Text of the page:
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What happened

RTX (NYSE: RTX) stock has been on a downward trend since the company outlined the expected financial consequences of issues with one of its most popular aircraft engines. After the decline some investors might be thinking this is a buying opportunity, but at least one Wall Street analyst is warning against it.

Shares of RTX fell more than 2% on Thursday morning as would-be buyers continue to shy away from the aerospace giant.

So what

RTX, which until recently was known as Raytheon Technologies, has a massive array of defense and commercial aerospace businesses including Pratt & Whitney jet engines. In July, the company discovered a problem with its PW1100G-JM engine that powers the Airbus A320neo, and this week revealed that the issues would lead to billions in charges and lost free cash flow.

Shares of RTX are now down 14% over the past 30 days, and 28% below their highs for the year. RTX is an established company with the wherewithal to get past this crisis, which has led to some suggestions that this slump could be a buying opportunity.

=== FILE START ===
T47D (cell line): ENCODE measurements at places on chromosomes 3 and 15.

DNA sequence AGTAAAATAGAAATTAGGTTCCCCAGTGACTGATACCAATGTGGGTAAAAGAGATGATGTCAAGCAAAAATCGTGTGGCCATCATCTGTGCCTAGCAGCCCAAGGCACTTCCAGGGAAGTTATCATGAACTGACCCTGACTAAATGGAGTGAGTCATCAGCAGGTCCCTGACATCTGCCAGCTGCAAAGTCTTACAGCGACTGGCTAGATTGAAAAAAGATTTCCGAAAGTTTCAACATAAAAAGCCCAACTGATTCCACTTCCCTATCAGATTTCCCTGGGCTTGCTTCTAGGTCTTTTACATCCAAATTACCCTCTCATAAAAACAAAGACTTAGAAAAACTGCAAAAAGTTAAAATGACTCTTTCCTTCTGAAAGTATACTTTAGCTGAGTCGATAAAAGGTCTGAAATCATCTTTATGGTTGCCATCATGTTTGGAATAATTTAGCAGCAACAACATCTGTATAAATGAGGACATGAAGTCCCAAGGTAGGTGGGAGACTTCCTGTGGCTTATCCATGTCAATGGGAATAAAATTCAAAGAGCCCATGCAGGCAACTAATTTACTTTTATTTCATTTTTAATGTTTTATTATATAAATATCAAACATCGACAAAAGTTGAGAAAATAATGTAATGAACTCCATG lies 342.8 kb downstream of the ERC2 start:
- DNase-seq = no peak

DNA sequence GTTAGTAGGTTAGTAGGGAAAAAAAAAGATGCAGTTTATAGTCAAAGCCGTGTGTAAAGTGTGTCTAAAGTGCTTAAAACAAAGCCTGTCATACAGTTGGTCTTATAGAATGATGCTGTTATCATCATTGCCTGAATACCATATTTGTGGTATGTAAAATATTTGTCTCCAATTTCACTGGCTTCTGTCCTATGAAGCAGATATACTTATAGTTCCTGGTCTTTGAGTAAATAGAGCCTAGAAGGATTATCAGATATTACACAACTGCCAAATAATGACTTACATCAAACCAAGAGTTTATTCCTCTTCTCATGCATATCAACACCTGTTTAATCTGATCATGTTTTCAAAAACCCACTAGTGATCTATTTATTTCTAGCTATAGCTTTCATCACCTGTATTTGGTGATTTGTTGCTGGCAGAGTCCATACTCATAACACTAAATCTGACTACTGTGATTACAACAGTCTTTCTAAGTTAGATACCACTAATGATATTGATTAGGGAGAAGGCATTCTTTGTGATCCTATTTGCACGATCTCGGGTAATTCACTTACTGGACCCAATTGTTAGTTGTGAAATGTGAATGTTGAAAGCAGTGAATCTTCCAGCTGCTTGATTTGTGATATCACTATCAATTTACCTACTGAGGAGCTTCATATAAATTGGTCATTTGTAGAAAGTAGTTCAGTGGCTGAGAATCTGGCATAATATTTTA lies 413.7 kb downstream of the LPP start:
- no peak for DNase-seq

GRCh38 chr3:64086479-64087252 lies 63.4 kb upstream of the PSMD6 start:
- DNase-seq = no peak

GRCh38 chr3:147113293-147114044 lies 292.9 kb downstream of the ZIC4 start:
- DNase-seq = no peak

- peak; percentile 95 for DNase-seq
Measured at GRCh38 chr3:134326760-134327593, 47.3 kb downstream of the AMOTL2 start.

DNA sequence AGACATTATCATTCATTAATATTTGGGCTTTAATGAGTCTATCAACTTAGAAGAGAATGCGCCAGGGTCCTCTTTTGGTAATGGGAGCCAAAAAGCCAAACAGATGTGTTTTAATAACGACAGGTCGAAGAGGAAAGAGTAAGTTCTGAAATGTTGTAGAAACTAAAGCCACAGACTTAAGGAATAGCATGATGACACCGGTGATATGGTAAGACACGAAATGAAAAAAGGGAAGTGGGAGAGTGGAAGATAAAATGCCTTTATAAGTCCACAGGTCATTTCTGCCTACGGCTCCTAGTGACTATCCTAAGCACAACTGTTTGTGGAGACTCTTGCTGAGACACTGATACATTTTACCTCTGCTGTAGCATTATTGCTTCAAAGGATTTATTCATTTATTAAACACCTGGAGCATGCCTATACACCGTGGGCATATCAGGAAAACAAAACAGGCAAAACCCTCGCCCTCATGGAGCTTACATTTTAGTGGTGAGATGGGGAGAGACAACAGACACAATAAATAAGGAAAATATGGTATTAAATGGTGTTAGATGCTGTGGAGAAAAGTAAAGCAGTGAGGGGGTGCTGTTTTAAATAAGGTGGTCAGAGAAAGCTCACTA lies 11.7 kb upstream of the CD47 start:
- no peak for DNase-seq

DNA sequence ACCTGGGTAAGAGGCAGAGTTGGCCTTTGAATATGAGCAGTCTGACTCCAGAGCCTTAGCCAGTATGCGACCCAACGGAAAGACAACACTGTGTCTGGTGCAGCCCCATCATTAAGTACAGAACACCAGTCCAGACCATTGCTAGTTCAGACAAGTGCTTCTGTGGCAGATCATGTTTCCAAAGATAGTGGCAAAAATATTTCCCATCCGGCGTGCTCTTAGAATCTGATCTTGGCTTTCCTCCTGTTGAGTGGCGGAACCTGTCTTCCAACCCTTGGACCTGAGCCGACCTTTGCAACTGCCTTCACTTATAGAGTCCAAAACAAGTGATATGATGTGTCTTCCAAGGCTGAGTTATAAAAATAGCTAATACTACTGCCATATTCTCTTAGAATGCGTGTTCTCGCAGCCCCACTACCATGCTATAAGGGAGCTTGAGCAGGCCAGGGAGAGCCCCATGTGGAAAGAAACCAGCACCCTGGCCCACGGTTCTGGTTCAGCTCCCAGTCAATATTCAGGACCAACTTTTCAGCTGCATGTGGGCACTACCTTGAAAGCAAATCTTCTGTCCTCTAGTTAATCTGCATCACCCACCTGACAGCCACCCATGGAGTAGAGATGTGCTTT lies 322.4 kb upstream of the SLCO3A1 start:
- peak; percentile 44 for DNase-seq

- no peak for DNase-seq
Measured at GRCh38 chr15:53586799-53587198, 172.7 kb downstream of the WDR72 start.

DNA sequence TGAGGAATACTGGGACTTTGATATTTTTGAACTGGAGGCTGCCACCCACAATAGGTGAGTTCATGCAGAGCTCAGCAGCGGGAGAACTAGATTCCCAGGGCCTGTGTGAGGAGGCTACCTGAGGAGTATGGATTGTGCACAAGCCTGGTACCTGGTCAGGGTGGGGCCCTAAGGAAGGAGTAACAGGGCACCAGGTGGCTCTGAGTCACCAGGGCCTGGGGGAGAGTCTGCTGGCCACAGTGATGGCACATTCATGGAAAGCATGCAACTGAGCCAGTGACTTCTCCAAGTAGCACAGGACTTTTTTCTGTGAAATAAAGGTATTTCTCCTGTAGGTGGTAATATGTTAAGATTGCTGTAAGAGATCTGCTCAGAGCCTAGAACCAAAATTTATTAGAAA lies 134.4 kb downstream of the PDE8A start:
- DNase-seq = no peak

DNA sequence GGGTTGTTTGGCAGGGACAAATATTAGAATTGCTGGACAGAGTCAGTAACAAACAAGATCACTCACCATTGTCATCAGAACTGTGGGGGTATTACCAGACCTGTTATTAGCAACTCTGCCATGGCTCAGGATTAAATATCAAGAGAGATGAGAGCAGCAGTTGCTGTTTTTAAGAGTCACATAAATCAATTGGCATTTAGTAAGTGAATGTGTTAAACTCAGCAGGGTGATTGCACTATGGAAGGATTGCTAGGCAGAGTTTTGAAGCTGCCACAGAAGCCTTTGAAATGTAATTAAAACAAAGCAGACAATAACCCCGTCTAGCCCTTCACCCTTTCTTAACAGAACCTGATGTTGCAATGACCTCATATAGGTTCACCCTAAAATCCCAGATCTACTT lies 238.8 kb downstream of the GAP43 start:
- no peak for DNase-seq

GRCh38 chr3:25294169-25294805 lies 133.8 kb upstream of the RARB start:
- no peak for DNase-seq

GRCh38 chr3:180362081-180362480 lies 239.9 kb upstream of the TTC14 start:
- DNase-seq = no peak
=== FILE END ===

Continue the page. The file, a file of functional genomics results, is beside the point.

Bank of America urges caution. On Thursday, analyst Ronald Epstein downgraded RTX to underperform from neutral and cut his price target to $75, from $95. Epstein wrote that while some might think RTX is a value play following its decline, the firm sees “significant near-term risks” and expects RTX to continue to underperform until there is more clarity about the extent of the engine mess and how long it will take to fix it.

Now what

There is still a glimmer of hope for long-term-focused investors. RTX’s missile business should do well in the quarters to come as the Pentagon restocks and focuses on assistance to Ukraine, and the U.S. and European allies build their focus on defense in response to Russia’s aggression.

On the commercial side, the company’s Collins Aerospace business is performing well, according to Epstein, and should help to at least soften the blow from the Pratt & Whitney charges. For those who are willing to buckle up and face what could be months and months of continued headwinds due to the engine issue, now could indeed be a buying opportunity.

But even after the financial disclosures this week, investors won’t fully know the extent of the charges and the long-term reputational damage done to RTX and Pratt & Whitney until long after this ordeal is over. Given the uncertainty, RTX shares are finding it hard to gain altitude.

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Lou Whiteman has no position in any of the stocks mentioned. The Motley Fool recommends RTX. The Motley Fool has a disclosure policy.

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